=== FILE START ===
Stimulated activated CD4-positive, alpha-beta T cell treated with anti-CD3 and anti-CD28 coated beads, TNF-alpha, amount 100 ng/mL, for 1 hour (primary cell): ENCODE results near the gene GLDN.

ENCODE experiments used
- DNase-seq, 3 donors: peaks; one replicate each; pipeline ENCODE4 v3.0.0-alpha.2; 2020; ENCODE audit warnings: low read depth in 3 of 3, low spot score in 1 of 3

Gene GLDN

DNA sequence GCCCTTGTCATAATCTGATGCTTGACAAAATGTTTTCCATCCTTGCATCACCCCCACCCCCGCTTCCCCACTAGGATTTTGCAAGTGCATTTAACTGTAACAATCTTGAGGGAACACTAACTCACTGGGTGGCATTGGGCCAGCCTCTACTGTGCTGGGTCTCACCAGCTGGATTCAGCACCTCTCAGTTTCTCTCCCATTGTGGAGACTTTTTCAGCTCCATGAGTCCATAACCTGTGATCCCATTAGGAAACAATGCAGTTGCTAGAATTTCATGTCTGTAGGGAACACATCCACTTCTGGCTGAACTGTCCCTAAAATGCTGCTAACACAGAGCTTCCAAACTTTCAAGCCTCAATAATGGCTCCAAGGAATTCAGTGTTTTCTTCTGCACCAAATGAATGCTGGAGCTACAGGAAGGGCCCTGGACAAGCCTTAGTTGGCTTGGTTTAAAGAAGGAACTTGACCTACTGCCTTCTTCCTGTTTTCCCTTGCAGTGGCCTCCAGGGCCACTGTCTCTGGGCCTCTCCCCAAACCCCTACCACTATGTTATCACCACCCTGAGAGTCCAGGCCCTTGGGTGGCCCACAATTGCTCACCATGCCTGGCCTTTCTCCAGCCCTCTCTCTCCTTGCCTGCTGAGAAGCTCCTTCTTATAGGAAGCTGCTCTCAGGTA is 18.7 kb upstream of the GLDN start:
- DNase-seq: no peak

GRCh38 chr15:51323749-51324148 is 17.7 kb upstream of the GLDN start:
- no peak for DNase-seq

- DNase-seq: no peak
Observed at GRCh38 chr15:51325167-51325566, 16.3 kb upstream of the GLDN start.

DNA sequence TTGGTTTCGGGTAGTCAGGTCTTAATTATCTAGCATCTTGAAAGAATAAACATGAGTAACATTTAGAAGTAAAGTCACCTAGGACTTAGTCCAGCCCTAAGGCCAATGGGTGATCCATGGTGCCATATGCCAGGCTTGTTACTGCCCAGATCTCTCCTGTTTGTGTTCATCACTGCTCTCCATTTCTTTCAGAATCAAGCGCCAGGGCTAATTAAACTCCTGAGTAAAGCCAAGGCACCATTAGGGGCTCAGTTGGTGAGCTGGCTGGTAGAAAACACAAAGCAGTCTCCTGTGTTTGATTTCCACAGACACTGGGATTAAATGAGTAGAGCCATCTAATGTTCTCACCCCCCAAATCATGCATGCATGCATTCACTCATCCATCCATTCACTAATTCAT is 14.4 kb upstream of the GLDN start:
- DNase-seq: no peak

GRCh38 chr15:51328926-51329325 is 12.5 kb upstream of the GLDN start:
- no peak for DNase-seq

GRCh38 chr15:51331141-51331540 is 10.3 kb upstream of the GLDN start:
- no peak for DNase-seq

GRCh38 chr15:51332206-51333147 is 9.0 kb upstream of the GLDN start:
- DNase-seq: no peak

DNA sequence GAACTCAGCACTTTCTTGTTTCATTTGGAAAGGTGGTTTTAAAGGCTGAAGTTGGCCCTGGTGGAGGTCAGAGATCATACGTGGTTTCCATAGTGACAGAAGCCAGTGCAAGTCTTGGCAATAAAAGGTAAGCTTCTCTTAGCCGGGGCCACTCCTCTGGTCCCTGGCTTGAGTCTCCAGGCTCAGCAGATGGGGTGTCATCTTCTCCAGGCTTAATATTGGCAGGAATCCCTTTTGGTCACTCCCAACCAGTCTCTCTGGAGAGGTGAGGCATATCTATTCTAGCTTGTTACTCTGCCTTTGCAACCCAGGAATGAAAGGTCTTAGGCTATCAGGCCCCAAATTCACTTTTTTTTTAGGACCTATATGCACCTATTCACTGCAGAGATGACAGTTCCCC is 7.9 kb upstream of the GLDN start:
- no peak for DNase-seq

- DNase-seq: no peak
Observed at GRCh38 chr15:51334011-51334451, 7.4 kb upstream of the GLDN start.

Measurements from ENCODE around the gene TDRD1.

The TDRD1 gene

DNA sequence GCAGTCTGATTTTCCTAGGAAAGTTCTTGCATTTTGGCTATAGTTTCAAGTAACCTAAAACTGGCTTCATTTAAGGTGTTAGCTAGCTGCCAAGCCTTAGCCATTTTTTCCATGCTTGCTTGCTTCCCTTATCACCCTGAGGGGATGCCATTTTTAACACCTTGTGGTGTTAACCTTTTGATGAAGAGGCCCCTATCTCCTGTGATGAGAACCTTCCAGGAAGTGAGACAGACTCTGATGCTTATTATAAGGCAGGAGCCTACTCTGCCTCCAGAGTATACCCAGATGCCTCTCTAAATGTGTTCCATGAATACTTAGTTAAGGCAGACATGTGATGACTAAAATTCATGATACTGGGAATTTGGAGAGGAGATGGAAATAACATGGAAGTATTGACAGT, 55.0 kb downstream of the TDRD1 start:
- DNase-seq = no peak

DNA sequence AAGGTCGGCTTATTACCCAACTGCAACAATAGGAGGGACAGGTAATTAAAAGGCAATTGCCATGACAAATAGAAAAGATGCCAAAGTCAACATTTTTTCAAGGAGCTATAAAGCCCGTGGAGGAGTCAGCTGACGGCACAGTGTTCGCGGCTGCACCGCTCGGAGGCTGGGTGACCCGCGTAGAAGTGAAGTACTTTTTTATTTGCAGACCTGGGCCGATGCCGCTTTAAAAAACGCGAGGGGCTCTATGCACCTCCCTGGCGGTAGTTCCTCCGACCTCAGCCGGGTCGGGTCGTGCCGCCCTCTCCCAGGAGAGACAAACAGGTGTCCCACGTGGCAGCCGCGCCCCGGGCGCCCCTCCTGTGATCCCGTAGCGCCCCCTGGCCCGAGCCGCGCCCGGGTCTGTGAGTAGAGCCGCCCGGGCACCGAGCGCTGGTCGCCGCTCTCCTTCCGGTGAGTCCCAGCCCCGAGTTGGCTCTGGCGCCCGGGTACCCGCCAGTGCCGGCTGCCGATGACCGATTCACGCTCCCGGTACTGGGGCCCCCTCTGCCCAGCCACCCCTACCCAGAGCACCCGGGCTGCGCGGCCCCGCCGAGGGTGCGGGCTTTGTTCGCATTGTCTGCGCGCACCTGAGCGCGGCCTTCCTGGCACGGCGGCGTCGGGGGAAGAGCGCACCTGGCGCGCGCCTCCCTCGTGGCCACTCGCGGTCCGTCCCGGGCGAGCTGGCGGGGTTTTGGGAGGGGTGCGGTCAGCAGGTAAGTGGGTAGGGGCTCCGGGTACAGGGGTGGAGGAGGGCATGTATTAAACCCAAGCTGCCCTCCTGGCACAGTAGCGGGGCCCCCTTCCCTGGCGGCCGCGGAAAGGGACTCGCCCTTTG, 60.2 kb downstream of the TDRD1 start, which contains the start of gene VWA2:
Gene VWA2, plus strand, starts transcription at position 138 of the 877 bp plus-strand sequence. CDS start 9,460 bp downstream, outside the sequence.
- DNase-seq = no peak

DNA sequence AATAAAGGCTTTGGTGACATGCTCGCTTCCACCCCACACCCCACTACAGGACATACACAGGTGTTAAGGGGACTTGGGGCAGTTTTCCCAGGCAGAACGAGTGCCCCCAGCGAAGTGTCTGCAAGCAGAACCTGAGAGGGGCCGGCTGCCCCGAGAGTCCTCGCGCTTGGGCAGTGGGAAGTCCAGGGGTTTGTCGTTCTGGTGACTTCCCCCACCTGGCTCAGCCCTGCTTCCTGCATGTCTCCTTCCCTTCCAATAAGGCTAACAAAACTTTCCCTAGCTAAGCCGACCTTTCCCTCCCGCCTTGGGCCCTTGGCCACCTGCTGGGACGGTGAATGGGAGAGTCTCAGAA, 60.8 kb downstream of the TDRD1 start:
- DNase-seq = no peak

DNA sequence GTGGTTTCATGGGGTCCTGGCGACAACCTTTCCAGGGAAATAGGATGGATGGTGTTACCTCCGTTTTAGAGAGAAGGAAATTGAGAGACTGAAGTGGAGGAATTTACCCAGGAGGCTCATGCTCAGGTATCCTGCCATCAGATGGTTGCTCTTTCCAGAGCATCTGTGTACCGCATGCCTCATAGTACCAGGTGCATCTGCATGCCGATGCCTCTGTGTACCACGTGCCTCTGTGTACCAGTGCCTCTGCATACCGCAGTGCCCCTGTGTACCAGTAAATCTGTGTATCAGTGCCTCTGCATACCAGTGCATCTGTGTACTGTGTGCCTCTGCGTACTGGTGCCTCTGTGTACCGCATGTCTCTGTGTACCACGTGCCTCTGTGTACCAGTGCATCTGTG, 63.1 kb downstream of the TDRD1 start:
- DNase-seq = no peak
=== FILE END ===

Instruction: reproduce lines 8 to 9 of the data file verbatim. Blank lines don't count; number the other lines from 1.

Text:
- no peak for DNase-seq

- DNase-seq: no peak